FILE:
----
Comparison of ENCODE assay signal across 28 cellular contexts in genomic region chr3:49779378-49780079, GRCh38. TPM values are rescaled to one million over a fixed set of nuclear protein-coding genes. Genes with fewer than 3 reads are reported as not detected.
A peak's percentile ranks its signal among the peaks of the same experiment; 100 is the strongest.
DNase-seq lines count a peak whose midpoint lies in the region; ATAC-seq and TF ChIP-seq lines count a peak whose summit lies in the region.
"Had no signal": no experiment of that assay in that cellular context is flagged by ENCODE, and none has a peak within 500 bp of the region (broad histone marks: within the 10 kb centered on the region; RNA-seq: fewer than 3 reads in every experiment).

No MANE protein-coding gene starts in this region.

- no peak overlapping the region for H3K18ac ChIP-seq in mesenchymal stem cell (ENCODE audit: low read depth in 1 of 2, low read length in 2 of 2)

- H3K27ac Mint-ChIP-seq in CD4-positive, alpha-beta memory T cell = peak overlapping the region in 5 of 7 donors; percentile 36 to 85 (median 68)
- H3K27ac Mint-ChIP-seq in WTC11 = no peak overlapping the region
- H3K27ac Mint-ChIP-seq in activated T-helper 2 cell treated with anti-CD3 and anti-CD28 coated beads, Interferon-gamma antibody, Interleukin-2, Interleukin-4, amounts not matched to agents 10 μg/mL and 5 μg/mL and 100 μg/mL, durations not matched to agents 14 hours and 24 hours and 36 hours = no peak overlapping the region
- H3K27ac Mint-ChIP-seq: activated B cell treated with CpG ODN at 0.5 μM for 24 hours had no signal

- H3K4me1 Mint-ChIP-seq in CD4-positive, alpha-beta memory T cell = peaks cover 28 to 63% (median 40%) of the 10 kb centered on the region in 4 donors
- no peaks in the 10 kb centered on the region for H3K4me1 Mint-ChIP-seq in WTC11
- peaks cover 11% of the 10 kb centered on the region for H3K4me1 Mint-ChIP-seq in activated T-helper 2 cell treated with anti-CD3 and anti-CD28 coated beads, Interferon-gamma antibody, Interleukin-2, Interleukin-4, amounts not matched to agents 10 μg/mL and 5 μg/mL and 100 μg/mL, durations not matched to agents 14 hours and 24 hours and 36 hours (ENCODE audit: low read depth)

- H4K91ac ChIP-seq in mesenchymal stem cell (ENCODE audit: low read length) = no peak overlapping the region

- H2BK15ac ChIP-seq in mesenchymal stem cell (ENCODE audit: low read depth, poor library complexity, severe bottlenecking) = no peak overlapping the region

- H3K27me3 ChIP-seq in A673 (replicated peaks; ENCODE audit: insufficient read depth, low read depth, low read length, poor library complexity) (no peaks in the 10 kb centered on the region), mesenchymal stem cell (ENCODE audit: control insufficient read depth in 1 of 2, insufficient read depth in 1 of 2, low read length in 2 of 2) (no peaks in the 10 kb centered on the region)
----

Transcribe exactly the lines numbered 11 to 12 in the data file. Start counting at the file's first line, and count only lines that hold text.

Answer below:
- H3K4me1 Mint-ChIP-seq in CD4-positive, alpha-beta memory T cell = peaks cover 28 to 63% (median 40%) of the 10 kb centered on the region in 4 donors
- no peaks in the 10 kb centered on the region for H3K4me1 Mint-ChIP-seq in WTC11